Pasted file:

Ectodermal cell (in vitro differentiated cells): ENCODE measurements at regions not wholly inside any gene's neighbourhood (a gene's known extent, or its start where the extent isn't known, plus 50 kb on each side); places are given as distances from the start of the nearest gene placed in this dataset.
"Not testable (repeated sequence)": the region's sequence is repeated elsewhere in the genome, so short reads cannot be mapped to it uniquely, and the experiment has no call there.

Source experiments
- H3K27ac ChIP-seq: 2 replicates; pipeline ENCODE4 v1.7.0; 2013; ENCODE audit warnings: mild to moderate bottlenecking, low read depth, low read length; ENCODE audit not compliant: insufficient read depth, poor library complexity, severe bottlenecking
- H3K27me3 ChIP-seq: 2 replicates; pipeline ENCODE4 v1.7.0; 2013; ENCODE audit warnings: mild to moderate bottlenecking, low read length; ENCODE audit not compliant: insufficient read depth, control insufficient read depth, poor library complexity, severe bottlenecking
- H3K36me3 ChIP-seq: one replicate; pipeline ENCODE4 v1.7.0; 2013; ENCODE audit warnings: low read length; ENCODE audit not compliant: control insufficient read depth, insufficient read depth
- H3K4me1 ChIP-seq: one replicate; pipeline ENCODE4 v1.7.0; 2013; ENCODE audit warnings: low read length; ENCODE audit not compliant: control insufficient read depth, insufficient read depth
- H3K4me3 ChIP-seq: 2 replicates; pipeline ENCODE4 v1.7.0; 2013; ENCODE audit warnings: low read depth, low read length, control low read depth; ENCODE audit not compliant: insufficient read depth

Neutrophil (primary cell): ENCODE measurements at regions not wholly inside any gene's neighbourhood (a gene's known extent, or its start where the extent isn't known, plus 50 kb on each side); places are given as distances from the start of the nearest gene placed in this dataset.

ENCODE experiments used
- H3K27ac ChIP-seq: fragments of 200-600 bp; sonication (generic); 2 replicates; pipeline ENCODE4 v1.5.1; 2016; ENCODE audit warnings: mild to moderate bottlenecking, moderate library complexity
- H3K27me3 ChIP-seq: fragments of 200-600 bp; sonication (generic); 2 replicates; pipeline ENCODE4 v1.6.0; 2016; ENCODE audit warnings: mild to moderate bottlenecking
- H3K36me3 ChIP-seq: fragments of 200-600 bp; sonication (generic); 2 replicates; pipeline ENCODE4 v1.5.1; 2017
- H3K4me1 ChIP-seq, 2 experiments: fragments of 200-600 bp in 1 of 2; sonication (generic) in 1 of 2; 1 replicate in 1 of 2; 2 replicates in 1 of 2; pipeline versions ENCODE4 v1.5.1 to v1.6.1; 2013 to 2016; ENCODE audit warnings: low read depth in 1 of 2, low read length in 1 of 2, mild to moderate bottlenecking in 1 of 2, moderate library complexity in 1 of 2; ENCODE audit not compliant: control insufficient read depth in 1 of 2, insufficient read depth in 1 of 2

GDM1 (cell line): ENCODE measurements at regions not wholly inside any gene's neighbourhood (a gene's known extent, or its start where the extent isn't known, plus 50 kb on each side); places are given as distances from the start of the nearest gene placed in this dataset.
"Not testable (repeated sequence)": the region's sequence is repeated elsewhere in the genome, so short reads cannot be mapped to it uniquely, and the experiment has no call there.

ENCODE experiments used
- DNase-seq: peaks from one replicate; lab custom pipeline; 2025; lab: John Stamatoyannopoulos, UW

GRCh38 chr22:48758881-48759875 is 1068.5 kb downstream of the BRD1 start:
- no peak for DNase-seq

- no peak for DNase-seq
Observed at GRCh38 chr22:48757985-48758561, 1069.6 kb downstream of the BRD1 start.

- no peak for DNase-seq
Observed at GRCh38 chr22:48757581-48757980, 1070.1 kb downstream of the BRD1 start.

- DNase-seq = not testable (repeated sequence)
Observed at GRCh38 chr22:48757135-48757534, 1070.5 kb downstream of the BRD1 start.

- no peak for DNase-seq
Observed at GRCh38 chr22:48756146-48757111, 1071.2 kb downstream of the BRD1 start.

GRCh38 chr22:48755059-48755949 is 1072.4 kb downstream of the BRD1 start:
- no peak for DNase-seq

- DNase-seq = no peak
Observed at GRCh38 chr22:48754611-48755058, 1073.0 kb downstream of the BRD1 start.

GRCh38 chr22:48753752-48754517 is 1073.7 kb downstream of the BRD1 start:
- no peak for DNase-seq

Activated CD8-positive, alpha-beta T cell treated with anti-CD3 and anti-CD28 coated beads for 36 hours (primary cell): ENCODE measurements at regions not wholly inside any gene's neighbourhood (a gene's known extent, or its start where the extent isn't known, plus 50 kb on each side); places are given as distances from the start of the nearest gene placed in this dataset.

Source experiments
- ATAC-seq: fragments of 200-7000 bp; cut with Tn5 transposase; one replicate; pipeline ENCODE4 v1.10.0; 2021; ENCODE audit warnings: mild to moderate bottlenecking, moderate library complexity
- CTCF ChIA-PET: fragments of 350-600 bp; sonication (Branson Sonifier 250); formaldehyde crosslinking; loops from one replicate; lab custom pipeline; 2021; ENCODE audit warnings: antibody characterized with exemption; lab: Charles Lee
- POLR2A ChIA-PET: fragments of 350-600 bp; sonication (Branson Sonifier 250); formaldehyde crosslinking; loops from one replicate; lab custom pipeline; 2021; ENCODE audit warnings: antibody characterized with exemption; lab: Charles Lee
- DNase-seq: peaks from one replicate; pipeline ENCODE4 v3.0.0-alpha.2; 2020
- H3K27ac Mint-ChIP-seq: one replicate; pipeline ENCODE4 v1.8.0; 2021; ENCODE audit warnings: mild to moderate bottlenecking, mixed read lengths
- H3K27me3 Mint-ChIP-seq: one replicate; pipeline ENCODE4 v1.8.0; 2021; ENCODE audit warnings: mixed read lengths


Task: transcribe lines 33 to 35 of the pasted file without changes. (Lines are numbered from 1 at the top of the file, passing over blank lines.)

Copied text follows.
GRCh38 chr22:48753752-48754517 is 1073.7 kb downstream of the BRD1 start:
- no peak for DNase-seq

Activated CD8-positive, alpha-beta T cell treated with anti-CD3 and anti-CD28 coated beads for 36 hours (primary cell): ENCODE measurements at regions not wholly inside any gene's neighbourhood (a gene's known extent, or its start where the extent isn't known, plus 50 kb on each side); places are given as distances from the start of the nearest gene placed in this dataset.